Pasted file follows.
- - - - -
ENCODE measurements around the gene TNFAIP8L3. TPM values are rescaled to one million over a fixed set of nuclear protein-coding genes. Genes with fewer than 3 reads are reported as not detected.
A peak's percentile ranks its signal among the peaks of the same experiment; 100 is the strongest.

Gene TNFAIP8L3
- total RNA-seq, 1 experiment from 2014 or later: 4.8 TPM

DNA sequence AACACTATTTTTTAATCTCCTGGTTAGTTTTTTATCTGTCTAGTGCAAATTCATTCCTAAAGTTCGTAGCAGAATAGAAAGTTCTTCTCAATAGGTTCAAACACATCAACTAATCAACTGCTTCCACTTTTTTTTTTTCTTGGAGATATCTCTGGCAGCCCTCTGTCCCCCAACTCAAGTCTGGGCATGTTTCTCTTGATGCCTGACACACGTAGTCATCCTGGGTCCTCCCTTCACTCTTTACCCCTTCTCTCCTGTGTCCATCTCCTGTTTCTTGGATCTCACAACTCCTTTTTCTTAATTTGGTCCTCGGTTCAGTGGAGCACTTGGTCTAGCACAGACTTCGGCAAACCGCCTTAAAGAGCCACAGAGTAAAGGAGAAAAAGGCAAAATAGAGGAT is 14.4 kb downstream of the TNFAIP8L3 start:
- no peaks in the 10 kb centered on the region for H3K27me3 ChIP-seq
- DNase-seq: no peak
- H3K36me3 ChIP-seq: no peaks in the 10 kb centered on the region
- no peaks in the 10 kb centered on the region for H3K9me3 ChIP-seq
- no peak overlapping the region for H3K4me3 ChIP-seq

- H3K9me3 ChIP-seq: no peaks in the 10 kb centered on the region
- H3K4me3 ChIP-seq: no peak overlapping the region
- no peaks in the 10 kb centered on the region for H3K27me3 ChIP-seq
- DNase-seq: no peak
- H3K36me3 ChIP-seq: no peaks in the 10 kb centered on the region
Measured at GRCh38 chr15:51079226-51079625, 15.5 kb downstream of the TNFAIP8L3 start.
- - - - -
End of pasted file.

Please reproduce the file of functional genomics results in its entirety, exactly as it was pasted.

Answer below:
ENCODE measurements around the gene TNFAIP8L3. TPM values are rescaled to one million over a fixed set of nuclear protein-coding genes. Genes with fewer than 3 reads are reported as not detected.
A peak's percentile ranks its signal among the peaks of the same experiment; 100 is the strongest.

Gene TNFAIP8L3
- total RNA-seq, 1 experiment from 2014 or later: 4.8 TPM

DNA sequence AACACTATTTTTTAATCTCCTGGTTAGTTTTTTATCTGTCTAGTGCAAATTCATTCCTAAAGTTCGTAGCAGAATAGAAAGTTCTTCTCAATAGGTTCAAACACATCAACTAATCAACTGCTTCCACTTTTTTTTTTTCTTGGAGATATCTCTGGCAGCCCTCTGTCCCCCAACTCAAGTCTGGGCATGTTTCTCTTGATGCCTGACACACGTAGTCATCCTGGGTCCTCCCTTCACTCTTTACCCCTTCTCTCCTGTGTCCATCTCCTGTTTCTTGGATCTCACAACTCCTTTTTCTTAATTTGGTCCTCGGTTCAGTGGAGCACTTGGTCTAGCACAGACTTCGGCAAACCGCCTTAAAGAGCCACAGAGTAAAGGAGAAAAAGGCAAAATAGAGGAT is 14.4 kb downstream of the TNFAIP8L3 start:
- no peaks in the 10 kb centered on the region for H3K27me3 ChIP-seq
- DNase-seq: no peak
- H3K36me3 ChIP-seq: no peaks in the 10 kb centered on the region
- no peaks in the 10 kb centered on the region for H3K9me3 ChIP-seq
- no peak overlapping the region for H3K4me3 ChIP-seq

- H3K9me3 ChIP-seq: no peaks in the 10 kb centered on the region
- H3K4me3 ChIP-seq: no peak overlapping the region
- no peaks in the 10 kb centered on the region for H3K27me3 ChIP-seq
- DNase-seq: no peak
- H3K36me3 ChIP-seq: no peaks in the 10 kb centered on the region
Measured at GRCh38 chr15:51079226-51079625, 15.5 kb downstream of the TNFAIP8L3 start.